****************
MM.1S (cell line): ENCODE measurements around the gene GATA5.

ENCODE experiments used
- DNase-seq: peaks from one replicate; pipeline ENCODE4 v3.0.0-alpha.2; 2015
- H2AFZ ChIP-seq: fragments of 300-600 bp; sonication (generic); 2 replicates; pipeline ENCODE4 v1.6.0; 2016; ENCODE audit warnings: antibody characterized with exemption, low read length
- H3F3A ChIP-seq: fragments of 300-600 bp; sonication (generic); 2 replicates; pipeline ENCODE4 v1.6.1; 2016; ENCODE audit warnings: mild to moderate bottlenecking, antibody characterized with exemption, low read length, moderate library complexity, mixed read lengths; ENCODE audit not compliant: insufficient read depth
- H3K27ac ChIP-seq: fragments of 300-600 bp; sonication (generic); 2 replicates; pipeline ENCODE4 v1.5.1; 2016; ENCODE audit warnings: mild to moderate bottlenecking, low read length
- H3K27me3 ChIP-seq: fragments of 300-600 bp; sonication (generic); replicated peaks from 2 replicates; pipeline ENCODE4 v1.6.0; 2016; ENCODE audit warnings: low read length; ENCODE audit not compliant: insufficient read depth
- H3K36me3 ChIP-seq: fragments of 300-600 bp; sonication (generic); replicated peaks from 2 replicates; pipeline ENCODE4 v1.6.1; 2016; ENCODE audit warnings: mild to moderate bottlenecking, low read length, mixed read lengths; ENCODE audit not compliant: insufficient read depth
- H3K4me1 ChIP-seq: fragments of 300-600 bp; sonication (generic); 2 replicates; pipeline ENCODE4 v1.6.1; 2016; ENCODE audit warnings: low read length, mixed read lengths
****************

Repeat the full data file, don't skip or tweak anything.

MM.1S (cell line): ENCODE measurements around the gene GATA5.

ENCODE experiments used
- DNase-seq: peaks from one replicate; pipeline ENCODE4 v3.0.0-alpha.2; 2015
- H2AFZ ChIP-seq: fragments of 300-600 bp; sonication (generic); 2 replicates; pipeline ENCODE4 v1.6.0; 2016; ENCODE audit warnings: antibody characterized with exemption, low read length
- H3F3A ChIP-seq: fragments of 300-600 bp; sonication (generic); 2 replicates; pipeline ENCODE4 v1.6.1; 2016; ENCODE audit warnings: mild to moderate bottlenecking, antibody characterized with exemption, low read length, moderate library complexity, mixed read lengths; ENCODE audit not compliant: insufficient read depth
- H3K27ac ChIP-seq: fragments of 300-600 bp; sonication (generic); 2 replicates; pipeline ENCODE4 v1.5.1; 2016; ENCODE audit warnings: mild to moderate bottlenecking, low read length
- H3K27me3 ChIP-seq: fragments of 300-600 bp; sonication (generic); replicated peaks from 2 replicates; pipeline ENCODE4 v1.6.0; 2016; ENCODE audit warnings: low read length; ENCODE audit not compliant: insufficient read depth
- H3K36me3 ChIP-seq: fragments of 300-600 bp; sonication (generic); replicated peaks from 2 replicates; pipeline ENCODE4 v1.6.1; 2016; ENCODE audit warnings: mild to moderate bottlenecking, low read length, mixed read lengths; ENCODE audit not compliant: insufficient read depth
- H3K4me1 ChIP-seq: fragments of 300-600 bp; sonication (generic); 2 replicates; pipeline ENCODE4 v1.6.1; 2016; ENCODE audit warnings: low read length, mixed read lengths